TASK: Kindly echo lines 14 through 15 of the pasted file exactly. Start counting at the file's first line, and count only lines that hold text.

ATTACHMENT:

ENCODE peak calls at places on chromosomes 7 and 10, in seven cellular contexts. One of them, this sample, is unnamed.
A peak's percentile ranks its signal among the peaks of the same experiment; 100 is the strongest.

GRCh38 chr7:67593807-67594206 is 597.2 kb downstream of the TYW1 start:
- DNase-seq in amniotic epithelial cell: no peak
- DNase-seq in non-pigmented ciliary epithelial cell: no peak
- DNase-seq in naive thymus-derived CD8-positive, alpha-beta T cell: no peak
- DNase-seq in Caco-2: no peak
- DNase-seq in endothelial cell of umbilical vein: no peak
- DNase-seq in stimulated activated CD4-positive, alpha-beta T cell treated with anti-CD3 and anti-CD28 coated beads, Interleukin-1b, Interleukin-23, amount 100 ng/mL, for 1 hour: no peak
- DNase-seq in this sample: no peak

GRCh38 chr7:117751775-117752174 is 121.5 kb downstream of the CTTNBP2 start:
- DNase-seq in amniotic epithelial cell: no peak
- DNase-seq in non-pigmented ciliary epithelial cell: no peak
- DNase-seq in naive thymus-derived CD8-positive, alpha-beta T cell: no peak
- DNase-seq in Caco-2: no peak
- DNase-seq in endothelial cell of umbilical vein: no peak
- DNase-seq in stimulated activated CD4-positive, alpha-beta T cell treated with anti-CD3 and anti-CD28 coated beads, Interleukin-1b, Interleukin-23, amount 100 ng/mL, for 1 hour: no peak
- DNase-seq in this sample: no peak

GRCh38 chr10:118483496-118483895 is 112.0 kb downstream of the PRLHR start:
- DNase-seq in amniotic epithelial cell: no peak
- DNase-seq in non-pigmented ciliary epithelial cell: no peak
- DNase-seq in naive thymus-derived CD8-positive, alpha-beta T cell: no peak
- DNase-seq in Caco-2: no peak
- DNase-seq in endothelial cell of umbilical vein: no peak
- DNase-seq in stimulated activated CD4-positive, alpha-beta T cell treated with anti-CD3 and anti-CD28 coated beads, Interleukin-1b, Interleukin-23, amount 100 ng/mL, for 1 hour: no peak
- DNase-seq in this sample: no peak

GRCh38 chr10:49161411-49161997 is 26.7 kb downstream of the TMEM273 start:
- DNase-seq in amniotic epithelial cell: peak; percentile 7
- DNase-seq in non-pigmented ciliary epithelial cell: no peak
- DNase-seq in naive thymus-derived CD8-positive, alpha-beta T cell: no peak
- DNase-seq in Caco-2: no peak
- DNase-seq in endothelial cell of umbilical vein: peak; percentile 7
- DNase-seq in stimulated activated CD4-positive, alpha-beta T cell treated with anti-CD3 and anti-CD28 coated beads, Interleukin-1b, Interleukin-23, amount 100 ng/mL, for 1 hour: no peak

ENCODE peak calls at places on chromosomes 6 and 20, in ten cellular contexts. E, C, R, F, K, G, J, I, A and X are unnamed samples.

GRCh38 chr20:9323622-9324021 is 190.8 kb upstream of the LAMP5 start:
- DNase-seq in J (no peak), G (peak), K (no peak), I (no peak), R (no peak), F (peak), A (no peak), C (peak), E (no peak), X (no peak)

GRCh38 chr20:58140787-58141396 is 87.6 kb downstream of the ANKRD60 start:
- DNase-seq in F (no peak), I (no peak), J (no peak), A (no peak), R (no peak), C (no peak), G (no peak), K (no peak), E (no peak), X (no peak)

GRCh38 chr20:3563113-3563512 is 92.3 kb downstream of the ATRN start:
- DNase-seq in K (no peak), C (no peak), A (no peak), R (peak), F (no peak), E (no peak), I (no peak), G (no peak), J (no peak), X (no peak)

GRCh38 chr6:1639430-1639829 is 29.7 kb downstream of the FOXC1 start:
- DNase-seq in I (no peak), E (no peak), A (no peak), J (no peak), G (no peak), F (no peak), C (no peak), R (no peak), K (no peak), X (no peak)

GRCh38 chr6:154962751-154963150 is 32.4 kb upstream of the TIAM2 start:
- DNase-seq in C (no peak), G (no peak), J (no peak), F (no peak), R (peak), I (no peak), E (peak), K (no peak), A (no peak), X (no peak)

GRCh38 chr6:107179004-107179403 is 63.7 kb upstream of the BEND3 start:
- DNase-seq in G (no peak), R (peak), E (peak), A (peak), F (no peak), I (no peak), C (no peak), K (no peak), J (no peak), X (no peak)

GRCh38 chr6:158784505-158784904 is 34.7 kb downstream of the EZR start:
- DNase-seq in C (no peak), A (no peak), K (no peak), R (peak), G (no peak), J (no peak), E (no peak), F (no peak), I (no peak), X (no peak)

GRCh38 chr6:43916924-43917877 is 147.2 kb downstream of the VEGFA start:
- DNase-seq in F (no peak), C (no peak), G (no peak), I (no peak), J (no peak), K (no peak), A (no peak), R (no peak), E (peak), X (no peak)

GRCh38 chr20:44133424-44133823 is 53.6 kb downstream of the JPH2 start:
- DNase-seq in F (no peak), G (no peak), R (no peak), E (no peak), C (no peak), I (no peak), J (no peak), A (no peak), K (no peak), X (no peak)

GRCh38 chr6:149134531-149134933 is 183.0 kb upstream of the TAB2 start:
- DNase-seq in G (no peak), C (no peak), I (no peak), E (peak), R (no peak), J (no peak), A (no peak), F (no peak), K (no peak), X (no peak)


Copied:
- DNase-seq in naive thymus-derived CD8-positive, alpha-beta T cell: no peak
- DNase-seq in Caco-2: no peak